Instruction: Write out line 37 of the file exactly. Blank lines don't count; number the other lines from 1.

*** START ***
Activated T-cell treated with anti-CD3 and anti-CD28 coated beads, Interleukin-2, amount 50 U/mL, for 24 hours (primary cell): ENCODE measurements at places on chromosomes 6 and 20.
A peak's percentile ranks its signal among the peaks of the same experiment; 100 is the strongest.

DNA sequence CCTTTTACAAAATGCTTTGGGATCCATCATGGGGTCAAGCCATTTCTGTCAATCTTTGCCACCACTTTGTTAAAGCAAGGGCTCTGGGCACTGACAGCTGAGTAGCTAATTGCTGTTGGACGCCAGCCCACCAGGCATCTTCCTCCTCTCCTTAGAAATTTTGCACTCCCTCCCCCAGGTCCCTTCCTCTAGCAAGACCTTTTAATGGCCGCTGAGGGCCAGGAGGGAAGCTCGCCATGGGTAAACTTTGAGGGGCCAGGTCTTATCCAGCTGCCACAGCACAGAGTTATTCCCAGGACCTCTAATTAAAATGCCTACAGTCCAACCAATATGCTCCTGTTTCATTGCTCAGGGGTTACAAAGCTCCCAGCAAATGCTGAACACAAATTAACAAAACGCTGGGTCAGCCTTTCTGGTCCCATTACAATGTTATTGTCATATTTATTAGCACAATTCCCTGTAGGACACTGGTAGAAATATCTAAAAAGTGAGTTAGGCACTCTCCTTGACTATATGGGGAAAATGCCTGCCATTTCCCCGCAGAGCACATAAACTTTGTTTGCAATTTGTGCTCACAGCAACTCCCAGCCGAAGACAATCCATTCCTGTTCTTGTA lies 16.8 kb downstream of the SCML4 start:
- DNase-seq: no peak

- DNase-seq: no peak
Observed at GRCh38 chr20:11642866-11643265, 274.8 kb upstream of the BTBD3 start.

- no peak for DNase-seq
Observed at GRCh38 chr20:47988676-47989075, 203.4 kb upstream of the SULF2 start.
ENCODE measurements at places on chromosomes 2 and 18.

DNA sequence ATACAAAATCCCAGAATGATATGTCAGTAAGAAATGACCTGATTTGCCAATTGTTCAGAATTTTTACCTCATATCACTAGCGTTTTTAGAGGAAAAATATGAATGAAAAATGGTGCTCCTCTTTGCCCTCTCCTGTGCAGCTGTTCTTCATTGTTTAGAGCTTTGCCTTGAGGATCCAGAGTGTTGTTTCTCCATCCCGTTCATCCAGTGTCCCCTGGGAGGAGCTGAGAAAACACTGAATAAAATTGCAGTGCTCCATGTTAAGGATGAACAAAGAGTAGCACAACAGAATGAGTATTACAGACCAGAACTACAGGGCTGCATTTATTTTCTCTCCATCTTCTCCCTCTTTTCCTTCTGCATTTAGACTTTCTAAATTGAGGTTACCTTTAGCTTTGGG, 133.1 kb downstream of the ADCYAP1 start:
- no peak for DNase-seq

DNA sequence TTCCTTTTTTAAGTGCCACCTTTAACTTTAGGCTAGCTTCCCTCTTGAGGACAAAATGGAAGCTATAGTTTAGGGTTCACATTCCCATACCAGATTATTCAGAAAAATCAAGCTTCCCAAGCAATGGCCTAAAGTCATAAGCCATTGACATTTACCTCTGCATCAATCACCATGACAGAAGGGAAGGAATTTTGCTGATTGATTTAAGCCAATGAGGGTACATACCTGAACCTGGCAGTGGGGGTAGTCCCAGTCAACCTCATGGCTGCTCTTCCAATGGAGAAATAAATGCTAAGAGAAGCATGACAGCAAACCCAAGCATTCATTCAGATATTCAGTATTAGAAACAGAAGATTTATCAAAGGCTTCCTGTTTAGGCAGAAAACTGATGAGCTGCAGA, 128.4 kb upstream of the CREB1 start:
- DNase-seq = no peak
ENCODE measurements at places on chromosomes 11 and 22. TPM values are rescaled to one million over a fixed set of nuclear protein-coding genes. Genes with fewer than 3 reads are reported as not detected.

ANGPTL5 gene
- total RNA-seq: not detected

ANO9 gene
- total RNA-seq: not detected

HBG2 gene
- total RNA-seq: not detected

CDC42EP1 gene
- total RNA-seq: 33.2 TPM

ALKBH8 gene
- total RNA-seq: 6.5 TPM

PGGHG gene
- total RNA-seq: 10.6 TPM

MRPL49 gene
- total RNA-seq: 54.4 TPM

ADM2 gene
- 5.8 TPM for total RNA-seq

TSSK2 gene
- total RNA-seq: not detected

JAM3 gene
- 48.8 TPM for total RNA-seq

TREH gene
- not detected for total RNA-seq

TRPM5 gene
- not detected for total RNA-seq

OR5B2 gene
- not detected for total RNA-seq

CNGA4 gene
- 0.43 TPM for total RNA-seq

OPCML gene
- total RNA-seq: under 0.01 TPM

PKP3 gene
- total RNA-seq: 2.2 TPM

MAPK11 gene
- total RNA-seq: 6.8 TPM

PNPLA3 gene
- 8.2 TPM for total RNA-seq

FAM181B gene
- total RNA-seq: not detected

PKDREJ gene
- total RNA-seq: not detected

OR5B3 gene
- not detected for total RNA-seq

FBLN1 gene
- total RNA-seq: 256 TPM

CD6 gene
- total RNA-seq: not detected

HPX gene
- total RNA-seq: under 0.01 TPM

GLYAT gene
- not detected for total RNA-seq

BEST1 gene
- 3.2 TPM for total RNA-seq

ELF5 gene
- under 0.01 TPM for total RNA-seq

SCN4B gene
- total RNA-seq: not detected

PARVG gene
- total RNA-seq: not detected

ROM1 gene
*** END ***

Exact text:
TRPM5 gene